Thursday, December 22, 2005

12/9/05 – 7:25 AM

Another day in paradise. Funny, how it feels more like paradise now that I’m here on vacation than it ever did when we lived here. It’s that old nasty four letter word that starts with a “W” that makes the difference, I guess. When you have to go to work, it’s doesn’t feel much like paradise.

As I mentioned earlier, I’d never gone to a luau in the four years we lived here. Don’t know why, exactly, except that it was always pretty expensive, and money was tight. In fact, I can think of only two ways we splurged on tourist things while we were here—the whale watching tour on the Navatek and the time we went to the Polynesian Cultural Center on the North Shore.

We arrived at the luau about 5:00 and received our tropical drinks and a shell lei. Then we all sat on this grassy lawn on beach mats and watched the entertainment. When they asked for volunteers to come up and learn how to hula, I’d had just enough of my Blue Hawaii to answer the call. So this hula dancer taught us a simple dance, and as uncoordinated as I am, I’m sure I looked like an idiot, but it was fun.

We watched the guys dig up the kalua pig from its pit; the aroma was wonderful. We then went to our tables, right up close to the stage but off to the side, and began eating our appetizers—a salmon-tomato relish, marinated seaweed and a salad of pickled cucumber and mango. I didn’t try the salmon-tomato relish because of the chopped onion in it, but the seaweed was interesting, and I loved the salad. And then…the poi arrived at the table. Now, I’ve always heard just how nasty poi was, and I didn’t think I’d have the nerve to try it. I have to admit it didn’t look promising. But I tried it—the traditional way, with two fingers, and it was…bland. Not bad, not good, not anything, really. Then I dipped a banana in it, and that was pretty good. The main meal arrived—a plate of kalua pig, teriyaki chicken, mahi mahi, rice, potato, glazed beef tips, all of it delicious. My favorite, though, was definitely the kalua pig. Dessert was coconut cake and some kind of bland gelatin. The show was great with lots of hula dancing and singing, but my favorite, as always, were the Tahitian dancers. Not only do I love to watch the girls twitch in their full grass skirts, I love the beat of the drums and the native music. Frank was expecting to get pulled up on stage by a Tahitian dancer as had happened almost every single time we went to a Polynesian show in the past, but this time, much to his relief (he claims) he was passed on by.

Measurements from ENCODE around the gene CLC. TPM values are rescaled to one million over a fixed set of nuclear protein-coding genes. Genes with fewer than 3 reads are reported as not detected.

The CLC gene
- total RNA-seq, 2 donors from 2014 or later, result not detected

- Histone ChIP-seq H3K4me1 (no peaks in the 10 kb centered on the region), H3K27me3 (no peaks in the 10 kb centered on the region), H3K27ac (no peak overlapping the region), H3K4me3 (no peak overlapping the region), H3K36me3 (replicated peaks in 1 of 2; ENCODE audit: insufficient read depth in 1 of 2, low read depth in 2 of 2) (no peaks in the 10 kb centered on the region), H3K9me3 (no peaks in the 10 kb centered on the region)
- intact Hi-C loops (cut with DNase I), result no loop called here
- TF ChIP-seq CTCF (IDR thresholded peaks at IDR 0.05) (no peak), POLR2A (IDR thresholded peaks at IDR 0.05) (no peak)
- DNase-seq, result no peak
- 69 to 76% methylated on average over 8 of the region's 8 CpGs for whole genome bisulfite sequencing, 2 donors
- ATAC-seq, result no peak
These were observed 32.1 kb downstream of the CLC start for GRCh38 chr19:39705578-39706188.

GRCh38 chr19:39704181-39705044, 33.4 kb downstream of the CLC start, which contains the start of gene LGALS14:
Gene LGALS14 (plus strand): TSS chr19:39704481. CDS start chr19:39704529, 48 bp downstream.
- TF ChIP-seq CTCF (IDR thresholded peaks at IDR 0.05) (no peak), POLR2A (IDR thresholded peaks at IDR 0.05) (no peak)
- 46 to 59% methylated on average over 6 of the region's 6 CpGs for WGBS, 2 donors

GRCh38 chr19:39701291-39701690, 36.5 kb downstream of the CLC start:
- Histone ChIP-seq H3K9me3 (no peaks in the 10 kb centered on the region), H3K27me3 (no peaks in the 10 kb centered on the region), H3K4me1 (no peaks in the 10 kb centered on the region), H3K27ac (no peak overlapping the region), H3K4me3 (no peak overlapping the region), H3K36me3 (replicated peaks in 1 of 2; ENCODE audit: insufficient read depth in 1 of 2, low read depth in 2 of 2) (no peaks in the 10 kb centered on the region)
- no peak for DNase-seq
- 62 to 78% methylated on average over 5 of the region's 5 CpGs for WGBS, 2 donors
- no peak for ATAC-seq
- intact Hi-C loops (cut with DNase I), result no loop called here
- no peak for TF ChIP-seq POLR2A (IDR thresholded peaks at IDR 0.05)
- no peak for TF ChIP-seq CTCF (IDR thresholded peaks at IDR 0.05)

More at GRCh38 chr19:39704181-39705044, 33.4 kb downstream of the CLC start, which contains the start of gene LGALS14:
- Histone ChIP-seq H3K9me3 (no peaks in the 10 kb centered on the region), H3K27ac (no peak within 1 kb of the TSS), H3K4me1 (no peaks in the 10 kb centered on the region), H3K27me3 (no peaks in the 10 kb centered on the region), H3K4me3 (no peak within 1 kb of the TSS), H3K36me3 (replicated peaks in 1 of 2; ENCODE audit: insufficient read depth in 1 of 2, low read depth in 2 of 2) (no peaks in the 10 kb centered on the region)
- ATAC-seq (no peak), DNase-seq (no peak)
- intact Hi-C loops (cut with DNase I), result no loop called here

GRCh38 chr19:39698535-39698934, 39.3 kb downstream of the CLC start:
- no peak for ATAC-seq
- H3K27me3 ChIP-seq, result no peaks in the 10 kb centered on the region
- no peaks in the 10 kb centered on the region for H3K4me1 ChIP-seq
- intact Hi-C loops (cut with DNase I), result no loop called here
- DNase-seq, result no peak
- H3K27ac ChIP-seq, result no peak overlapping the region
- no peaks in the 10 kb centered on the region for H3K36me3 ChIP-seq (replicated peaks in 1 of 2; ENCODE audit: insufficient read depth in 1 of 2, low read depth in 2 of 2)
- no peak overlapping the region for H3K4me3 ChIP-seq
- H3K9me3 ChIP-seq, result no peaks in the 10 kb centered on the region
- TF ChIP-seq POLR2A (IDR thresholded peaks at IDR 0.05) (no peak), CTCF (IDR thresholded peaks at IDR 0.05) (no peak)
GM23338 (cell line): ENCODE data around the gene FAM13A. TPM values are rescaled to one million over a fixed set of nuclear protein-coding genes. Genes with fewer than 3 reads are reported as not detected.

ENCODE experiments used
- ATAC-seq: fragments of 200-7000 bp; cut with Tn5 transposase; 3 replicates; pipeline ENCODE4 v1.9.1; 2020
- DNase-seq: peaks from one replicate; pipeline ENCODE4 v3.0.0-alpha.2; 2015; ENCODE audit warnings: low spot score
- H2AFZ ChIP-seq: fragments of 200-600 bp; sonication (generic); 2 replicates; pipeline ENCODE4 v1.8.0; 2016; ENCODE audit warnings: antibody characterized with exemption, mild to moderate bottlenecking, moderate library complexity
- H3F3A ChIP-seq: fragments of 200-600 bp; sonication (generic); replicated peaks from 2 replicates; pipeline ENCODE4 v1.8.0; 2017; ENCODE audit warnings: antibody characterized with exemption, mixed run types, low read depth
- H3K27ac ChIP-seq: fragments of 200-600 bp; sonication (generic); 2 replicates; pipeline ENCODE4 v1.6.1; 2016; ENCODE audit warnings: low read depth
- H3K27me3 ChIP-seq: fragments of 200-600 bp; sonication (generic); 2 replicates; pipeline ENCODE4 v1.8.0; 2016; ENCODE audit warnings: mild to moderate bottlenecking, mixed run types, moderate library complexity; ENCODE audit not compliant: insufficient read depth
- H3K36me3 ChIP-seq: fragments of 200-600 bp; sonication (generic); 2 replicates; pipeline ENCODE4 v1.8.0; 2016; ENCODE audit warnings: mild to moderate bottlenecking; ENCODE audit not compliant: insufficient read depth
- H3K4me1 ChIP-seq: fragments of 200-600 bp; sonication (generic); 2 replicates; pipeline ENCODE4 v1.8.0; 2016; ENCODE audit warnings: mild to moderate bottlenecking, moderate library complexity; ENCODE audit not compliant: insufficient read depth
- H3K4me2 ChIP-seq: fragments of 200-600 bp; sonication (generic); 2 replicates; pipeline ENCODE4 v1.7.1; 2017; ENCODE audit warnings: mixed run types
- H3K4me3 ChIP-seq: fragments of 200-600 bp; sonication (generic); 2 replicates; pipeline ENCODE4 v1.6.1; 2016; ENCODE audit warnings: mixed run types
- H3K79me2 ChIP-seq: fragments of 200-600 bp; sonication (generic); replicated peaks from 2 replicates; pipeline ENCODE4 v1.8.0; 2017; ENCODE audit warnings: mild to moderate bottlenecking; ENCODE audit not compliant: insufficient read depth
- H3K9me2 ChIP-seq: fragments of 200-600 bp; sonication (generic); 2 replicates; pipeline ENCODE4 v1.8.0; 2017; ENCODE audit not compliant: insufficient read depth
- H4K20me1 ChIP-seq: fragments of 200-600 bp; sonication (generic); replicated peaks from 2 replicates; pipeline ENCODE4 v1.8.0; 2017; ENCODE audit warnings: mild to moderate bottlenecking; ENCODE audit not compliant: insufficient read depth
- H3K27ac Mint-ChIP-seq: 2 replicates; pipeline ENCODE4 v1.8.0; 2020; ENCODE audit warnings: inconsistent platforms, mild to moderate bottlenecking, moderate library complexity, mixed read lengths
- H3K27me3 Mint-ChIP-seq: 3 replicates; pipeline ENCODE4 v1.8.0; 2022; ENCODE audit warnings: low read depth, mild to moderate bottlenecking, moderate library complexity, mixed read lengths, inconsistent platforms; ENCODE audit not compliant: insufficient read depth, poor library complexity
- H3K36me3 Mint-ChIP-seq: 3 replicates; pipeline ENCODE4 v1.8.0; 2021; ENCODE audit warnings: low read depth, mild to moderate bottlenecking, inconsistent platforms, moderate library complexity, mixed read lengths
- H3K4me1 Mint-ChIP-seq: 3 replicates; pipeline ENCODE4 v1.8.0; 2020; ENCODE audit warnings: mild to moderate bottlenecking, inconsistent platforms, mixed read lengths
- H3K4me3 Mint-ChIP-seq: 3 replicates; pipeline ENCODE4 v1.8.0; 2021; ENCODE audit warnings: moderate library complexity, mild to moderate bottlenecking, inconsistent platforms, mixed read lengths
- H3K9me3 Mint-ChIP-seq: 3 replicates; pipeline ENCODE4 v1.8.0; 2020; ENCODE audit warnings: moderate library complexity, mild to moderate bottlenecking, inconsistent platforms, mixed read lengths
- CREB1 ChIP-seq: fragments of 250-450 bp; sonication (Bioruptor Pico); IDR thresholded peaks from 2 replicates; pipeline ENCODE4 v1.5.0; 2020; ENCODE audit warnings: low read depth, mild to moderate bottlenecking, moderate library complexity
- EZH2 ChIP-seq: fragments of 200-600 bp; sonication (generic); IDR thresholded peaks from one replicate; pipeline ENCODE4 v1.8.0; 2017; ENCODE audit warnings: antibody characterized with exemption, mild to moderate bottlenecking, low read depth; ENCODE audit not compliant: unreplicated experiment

Today I’m meeting Lynne for lunch at Ala Moana. We used to work together at the base library 17 years ago. Wonder if we’ll recognize each other?


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